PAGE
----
By raising rates now, on the other hand, the Fed can declare victory. We achieved our dual mandates of price stability and full employment! Mission accomplished! And unlike George Bush and his infamously premature declaration of same, the Fed has someone to blame when the “mission” unravels (which of course it will) — those dastardly fiscal policymakers who didn’t follow up with structural reforms or pro-growth policies or whatever when they were elected this November. While the consensus view is that the Fed loathes to do anything to rock the market boat before the November election, in truth this meeting is the perfect time to act if your political goal is to declare victory and pass the buck. Hey, we did our part, says the Fed. Prudent stewards of monetary policy and all that. Now, about that consulting gig at Citadel …
That’s the bureaucratic or organizational perspective. Here’s the internal political dynamic as I see it.
An internal politics perspective is similarly driven by questions of reputation, but at the individual level rather than the organizational level. In an academic organization like the modern Fed, your internal reputation is based entirely on how smart you are, as evidenced by the research you do and the papers you write and the talks you give, not on how effective you are in any practical implementation of organizational aims. It’s not that the Fed or major research universities are intentionally ignoring or trying to put down practical implementations like teaching or outreach to commercial bank staffers, but every hour you spend doing that is an hour you’re not spending impressing your colleagues and bosses with how smart you are. It’s just how the internal political game is played, and anyone who has achieved any measure of success in an organization like this knows exactly what I’m talking about.
What this means in practice is that FOMC meetings are driven by a desire to form a consensus with the other smart people around the table, so that each of you is recognized by the other members of the consensus as being smart enough to be a member of the consensus. It’s the precise opposite of the old Groucho Marx joke: “I don’t want to be a member of any club that would have me as a member.” Every FOMC member desperately wants to be a member of the club that would have him or her as a member, because it means that you’ve been recognized as one of the smart kids. The internal political dynamic of academic cultures like the Fed, at least at the highest levels of Governor to Governor interaction, is NOT antagonistic or divisive. On the contrary, it’s cooperative and consensus-forming.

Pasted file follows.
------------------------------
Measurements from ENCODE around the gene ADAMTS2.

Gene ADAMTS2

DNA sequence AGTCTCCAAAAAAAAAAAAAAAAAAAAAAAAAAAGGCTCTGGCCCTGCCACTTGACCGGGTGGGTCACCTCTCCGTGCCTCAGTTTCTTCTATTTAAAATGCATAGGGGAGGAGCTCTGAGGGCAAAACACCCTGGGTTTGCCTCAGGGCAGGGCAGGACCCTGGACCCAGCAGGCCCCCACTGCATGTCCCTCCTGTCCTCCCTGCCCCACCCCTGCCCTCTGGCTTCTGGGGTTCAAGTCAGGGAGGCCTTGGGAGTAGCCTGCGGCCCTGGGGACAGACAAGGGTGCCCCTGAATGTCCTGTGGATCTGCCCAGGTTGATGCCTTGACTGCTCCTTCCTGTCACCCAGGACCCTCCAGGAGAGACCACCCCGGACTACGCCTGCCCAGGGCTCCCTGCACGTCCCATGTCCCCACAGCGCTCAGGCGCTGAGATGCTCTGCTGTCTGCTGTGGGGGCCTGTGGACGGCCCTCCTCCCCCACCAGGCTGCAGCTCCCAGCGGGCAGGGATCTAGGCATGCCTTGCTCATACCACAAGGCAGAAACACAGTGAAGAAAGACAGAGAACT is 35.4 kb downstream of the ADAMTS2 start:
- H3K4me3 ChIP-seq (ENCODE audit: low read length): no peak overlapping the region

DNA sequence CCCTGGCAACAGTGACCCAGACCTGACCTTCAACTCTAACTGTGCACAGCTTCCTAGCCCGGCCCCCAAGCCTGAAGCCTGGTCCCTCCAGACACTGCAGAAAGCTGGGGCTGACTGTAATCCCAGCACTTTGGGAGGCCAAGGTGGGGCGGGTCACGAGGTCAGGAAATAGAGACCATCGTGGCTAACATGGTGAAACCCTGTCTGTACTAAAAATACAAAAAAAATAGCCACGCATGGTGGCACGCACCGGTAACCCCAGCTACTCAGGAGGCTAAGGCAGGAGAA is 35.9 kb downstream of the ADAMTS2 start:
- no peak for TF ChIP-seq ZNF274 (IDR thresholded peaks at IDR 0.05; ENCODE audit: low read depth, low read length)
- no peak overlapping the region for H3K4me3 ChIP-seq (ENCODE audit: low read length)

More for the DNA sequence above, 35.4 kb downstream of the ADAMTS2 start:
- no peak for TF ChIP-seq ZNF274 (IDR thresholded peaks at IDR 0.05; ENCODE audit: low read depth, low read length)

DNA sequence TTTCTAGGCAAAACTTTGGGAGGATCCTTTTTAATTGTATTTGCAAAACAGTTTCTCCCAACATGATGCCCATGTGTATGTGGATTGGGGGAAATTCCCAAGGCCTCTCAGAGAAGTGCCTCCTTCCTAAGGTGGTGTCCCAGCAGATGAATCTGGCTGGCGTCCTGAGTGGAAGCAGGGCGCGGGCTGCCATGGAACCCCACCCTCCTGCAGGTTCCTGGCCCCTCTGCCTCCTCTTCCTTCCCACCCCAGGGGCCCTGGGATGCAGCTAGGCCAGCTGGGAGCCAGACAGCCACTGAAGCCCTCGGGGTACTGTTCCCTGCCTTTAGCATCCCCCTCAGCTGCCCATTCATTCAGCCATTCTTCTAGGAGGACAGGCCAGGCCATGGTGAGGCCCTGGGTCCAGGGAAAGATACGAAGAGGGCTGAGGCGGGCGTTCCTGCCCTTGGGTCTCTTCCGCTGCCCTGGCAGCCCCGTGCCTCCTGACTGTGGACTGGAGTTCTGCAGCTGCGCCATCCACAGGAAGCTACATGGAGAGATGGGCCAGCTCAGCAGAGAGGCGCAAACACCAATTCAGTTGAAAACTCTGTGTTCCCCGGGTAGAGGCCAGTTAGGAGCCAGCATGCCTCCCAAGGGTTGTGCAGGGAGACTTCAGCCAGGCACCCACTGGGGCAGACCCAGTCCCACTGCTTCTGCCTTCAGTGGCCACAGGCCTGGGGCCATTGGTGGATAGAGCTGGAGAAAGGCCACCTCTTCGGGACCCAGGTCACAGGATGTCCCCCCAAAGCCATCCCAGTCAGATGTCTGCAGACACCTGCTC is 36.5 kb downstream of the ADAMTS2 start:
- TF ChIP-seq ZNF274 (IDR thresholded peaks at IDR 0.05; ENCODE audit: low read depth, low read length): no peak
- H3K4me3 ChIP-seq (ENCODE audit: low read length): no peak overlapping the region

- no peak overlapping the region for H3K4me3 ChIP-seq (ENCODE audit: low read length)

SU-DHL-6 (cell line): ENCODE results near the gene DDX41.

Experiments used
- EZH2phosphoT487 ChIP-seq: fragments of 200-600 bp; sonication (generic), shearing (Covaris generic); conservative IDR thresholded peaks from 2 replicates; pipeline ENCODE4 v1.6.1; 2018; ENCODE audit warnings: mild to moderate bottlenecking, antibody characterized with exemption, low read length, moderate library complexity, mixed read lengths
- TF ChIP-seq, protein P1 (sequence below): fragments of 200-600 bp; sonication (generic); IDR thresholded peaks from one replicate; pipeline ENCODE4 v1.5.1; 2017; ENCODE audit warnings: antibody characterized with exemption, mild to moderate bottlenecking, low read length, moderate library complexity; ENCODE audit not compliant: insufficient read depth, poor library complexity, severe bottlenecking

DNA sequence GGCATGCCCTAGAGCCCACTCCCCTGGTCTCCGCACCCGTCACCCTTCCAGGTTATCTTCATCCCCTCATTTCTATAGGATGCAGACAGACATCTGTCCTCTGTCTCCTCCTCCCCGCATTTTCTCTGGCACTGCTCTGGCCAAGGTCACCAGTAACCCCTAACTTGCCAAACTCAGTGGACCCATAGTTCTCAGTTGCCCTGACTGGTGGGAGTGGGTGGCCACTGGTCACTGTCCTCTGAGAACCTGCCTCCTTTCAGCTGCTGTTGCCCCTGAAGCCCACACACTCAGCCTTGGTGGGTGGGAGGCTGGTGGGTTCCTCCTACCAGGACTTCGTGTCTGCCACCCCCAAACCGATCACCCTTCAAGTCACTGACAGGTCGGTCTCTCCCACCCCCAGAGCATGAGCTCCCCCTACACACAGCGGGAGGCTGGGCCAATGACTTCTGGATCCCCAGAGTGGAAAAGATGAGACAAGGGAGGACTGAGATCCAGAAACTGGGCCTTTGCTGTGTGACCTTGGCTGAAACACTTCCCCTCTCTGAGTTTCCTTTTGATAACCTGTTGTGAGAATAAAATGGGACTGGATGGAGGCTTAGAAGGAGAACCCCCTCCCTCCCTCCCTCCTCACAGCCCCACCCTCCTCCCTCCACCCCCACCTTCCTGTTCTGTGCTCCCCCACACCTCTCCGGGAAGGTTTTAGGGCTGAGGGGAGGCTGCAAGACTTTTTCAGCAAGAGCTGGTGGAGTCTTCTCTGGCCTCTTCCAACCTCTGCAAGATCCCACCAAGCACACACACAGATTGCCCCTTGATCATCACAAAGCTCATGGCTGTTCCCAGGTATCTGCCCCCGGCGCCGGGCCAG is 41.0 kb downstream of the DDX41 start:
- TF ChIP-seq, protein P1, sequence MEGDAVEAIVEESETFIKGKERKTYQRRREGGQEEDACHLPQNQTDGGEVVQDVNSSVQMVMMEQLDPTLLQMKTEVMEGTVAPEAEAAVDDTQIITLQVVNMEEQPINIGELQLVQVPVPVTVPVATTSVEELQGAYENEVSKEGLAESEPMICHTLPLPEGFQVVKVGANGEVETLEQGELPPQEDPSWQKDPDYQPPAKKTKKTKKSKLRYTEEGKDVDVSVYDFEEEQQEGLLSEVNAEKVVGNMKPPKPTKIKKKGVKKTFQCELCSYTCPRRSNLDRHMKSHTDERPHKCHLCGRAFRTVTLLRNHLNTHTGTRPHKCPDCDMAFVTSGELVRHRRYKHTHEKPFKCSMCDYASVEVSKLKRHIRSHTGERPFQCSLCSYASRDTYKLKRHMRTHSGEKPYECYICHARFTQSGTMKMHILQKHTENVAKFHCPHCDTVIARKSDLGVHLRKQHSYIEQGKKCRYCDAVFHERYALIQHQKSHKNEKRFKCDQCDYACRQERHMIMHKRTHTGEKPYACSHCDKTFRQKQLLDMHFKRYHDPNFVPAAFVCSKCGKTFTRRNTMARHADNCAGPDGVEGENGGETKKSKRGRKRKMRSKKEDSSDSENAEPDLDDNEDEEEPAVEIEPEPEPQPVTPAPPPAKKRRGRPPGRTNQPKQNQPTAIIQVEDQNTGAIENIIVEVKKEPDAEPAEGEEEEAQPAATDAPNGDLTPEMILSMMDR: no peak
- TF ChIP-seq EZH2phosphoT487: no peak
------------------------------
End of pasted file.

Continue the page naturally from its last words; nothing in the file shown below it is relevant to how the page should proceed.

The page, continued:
Not sure what I’m talking about? Read this Jon Hilsenrath interview of St. Louis Fed Governor Jim Bullard again (I say again because I published it for other reasons in the last Epsilon Theory note, Magical Thinking), where Bullard describes this consensus building dynamic.
|Mr. Hilsenrath:||What kind of compromise would it take to get the FOMC to move in September? I mean, so the tradition is there’s some kind of — like you say, some kind of agreement. What would it take to get them there?|
|Mr. Bullard:||Well, I have no idea, so — and it’s really — it’s really the chair’s job to fashion that. But I will say that — I’ll talk historically about the FOMC, the kinds of things that the FOMC would do. You would trade off. You would say, OK, we could hike today, but then we’ll not plan to do anything in the future. That would be one way to — one way to go about a consensus. So that often happens on the FOMC. Or vice versa. If you read the Greenspan-era transcripts, he’ll do things like, OK, we won’t go today, but we’ll kind of hint that we’re pretty sure we’re going to go next time.|
|Mr. Bullard:||And so you get this inter-tempo kind of trade-off, and that often — that often is enough to get people to sign up.|
|Mr. Hilsenrath:||So, hike today and then delay.|
|Mr. Bullard:||Yeah. (Laughs.)|
|Mr. Hilsenrath:||Or, no hike today and then no more delay.|
|Mr. Bullard:||Yeah, yeah.|
|Mr. Hilsenrath:||Something like that.|
|Mr. Bullard:||Yeah, those kinds of trade-offs are, historically speaking — I’m not saying I know what Janet’s doing, because I don’t. But, historically speaking, those are the kinds of things that the FOMC has done.|
|Mr. Hilsenrath:||I came up with my catchphrase for the — for the month. (Laughter.)|